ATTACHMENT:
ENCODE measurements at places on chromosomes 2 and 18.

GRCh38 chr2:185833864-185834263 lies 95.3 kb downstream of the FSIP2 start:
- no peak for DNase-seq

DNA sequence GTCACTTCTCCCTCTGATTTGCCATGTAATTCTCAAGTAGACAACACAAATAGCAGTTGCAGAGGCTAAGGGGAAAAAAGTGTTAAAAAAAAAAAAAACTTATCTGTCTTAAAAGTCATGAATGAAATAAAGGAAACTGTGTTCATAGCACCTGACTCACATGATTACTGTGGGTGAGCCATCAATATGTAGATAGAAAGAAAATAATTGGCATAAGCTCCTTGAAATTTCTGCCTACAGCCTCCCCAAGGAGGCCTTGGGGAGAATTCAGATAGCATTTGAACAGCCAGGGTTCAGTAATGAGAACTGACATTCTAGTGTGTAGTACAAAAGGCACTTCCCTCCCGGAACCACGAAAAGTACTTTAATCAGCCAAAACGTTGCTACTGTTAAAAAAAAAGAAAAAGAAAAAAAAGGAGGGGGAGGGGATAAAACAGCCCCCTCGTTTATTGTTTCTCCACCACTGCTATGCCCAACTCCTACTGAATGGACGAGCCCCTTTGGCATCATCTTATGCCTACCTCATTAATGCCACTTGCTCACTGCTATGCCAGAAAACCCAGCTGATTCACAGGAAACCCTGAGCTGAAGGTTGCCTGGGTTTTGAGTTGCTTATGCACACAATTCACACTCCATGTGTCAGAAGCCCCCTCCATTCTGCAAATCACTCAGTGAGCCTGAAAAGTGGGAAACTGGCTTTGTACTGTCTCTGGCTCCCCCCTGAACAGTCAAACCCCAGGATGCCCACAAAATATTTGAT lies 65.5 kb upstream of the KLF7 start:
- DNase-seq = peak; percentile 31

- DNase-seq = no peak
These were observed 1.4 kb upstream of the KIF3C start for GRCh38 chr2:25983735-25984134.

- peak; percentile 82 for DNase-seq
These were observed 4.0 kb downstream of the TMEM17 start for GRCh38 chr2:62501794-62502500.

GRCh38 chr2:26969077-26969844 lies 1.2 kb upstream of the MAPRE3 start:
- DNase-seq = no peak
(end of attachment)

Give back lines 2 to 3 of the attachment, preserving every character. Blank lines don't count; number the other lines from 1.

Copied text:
GRCh38 chr2:185833864-185834263 lies 95.3 kb downstream of the FSIP2 start:
- no peak for DNase-seq